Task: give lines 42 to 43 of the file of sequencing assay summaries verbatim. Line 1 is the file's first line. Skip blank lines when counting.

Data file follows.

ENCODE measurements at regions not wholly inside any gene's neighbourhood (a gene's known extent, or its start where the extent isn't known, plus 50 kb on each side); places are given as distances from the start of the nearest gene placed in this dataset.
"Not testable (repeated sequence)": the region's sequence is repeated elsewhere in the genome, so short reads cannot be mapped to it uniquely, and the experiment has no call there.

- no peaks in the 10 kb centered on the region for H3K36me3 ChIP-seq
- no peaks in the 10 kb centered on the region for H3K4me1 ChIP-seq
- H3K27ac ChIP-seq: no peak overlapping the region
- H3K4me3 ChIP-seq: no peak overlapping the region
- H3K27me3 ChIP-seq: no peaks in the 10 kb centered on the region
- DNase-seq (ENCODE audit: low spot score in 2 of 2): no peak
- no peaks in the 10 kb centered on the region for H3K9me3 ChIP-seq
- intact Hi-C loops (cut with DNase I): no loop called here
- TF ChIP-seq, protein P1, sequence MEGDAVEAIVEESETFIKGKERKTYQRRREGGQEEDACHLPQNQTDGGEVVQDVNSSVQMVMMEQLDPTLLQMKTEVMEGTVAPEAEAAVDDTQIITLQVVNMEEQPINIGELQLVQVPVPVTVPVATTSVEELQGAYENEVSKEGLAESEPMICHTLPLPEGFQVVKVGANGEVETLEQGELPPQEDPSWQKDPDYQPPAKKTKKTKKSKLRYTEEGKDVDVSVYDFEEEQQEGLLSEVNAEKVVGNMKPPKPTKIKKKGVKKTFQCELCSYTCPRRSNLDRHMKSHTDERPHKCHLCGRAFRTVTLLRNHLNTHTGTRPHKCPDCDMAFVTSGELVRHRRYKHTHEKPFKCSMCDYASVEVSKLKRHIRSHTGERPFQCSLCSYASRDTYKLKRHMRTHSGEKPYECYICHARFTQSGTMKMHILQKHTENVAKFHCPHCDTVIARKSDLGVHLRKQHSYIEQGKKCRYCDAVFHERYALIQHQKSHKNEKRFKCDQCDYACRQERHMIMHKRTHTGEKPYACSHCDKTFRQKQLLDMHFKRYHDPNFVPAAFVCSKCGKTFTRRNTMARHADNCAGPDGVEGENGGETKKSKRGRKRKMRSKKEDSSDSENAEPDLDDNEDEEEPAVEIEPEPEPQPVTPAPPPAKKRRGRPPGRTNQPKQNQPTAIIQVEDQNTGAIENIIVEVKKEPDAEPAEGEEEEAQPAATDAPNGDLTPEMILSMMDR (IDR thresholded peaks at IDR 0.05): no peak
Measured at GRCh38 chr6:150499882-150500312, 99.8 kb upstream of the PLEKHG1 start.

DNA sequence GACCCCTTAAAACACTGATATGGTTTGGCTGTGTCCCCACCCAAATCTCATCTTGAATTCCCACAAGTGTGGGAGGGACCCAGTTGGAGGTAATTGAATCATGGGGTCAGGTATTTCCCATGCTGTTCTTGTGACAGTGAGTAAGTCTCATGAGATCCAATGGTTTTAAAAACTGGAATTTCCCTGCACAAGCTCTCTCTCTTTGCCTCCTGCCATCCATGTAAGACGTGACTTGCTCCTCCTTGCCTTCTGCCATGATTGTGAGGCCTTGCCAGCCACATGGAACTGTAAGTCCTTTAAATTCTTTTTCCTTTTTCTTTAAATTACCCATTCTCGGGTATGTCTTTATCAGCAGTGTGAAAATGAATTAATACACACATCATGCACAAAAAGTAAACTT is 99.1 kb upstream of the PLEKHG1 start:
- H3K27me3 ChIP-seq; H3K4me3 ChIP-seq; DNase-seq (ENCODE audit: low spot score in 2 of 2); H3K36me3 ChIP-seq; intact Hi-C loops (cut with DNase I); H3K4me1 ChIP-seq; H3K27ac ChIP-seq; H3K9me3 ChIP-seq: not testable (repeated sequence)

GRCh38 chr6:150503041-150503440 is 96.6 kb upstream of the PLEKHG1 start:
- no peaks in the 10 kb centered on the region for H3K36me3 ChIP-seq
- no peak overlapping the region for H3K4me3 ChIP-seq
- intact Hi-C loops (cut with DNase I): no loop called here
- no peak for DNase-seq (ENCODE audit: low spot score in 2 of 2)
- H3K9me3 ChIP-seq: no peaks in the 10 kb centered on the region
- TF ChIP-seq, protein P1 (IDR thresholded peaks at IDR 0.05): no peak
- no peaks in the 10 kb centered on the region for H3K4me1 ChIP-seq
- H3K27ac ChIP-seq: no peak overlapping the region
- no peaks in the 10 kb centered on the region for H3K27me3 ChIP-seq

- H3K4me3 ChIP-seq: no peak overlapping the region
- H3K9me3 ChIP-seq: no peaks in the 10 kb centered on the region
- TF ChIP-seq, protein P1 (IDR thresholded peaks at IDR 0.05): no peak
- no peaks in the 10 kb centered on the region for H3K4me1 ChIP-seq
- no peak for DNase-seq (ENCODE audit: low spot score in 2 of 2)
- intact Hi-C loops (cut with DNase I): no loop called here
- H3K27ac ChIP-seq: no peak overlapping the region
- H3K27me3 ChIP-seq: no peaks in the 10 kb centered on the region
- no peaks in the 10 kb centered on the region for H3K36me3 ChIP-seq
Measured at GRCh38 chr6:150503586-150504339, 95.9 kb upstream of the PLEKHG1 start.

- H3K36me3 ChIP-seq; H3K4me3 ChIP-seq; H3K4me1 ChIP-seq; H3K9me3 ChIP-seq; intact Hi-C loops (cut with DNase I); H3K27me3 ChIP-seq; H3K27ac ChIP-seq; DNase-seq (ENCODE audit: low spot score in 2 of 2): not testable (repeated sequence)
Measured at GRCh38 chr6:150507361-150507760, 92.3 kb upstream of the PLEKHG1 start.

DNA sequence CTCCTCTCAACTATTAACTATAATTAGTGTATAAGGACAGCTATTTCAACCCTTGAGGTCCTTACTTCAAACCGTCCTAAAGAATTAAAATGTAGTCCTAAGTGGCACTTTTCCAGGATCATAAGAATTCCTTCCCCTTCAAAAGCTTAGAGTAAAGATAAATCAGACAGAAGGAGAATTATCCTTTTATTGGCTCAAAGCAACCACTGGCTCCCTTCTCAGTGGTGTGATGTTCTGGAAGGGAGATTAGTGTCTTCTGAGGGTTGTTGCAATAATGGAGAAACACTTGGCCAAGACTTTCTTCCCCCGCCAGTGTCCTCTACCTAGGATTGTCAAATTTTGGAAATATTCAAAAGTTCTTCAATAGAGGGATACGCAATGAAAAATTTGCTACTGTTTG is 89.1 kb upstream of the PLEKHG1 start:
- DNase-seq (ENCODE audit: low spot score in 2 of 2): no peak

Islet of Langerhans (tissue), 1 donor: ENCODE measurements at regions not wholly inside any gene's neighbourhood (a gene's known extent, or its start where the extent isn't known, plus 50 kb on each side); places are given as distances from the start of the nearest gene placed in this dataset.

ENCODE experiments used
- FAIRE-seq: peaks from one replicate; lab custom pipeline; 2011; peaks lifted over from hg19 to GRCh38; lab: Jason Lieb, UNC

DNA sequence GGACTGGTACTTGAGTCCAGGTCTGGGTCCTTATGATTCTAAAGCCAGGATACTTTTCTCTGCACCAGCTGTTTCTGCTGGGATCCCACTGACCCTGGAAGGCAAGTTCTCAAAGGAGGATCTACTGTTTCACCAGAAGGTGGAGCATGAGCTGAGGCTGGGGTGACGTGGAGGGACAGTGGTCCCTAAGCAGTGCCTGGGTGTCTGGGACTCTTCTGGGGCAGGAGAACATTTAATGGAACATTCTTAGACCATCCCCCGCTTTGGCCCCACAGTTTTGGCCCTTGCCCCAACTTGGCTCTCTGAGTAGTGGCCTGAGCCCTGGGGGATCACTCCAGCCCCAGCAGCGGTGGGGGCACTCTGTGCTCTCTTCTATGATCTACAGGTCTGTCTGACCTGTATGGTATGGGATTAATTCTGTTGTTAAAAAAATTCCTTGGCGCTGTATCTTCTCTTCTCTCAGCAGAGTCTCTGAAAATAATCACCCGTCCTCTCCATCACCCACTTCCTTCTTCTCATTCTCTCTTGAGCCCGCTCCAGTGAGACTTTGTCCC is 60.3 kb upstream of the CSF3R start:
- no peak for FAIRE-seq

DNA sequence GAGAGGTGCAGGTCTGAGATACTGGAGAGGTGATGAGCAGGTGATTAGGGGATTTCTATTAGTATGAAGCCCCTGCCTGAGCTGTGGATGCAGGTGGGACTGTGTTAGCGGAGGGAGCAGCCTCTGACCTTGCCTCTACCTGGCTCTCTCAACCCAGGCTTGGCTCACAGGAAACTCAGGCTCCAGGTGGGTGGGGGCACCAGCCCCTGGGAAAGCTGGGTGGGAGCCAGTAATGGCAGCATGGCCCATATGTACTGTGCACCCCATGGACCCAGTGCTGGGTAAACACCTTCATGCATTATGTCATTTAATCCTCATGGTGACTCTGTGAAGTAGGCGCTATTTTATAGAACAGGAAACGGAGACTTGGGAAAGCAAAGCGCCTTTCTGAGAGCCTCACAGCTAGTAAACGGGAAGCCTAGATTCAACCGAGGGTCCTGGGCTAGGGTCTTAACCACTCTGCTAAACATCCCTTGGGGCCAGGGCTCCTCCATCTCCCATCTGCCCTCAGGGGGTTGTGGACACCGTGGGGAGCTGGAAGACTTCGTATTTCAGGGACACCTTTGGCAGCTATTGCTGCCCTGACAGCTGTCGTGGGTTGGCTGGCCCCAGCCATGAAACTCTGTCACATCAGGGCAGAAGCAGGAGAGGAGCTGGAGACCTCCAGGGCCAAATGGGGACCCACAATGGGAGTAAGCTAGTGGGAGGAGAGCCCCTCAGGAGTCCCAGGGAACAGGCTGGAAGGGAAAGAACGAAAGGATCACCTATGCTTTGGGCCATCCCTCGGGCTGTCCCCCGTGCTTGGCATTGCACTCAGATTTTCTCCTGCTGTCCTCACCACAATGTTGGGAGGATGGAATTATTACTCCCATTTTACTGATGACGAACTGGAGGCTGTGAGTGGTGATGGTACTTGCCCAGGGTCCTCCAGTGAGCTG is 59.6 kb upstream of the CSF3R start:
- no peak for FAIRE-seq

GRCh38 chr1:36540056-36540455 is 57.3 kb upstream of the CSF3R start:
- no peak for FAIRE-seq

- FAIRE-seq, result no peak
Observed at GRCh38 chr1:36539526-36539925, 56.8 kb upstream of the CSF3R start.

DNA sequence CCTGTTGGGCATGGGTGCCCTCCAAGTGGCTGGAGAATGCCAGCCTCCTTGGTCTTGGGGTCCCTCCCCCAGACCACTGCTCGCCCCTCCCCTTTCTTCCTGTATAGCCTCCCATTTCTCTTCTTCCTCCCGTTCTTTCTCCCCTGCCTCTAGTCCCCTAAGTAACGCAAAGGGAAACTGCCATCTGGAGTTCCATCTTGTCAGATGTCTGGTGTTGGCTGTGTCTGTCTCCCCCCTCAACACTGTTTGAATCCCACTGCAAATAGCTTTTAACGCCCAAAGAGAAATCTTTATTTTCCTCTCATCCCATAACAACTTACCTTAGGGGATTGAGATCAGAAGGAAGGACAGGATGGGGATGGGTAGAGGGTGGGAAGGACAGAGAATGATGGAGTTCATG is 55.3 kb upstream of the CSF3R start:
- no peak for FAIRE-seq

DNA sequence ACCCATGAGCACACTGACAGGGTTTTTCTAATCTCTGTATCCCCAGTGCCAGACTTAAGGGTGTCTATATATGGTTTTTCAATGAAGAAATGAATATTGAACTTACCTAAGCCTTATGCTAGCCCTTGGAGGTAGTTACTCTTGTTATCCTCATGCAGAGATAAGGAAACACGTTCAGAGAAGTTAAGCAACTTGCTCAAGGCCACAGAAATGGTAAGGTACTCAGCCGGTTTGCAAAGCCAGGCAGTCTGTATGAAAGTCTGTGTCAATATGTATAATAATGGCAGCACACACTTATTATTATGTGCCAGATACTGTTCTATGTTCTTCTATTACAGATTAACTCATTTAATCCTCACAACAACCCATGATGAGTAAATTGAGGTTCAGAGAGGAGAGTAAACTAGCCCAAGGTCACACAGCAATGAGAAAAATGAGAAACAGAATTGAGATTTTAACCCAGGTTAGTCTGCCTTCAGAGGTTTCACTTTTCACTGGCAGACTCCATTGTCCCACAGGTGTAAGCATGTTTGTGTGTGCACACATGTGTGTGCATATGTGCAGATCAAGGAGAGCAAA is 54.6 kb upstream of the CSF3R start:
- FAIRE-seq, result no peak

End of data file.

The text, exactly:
DNA sequence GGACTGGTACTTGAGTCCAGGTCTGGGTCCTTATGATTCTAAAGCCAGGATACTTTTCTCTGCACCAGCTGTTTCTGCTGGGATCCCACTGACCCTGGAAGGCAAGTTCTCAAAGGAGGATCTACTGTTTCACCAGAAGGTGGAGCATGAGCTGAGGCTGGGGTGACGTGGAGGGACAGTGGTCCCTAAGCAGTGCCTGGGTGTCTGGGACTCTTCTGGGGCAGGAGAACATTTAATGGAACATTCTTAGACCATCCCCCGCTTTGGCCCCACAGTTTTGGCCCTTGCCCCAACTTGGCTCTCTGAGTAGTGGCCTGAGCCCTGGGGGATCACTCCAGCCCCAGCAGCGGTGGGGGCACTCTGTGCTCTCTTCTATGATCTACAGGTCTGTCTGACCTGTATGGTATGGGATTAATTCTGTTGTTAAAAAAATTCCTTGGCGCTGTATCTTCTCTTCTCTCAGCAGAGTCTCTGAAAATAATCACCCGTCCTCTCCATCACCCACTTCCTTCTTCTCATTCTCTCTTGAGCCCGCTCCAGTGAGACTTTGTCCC is 60.3 kb upstream of the CSF3R start:
- no peak for FAIRE-seq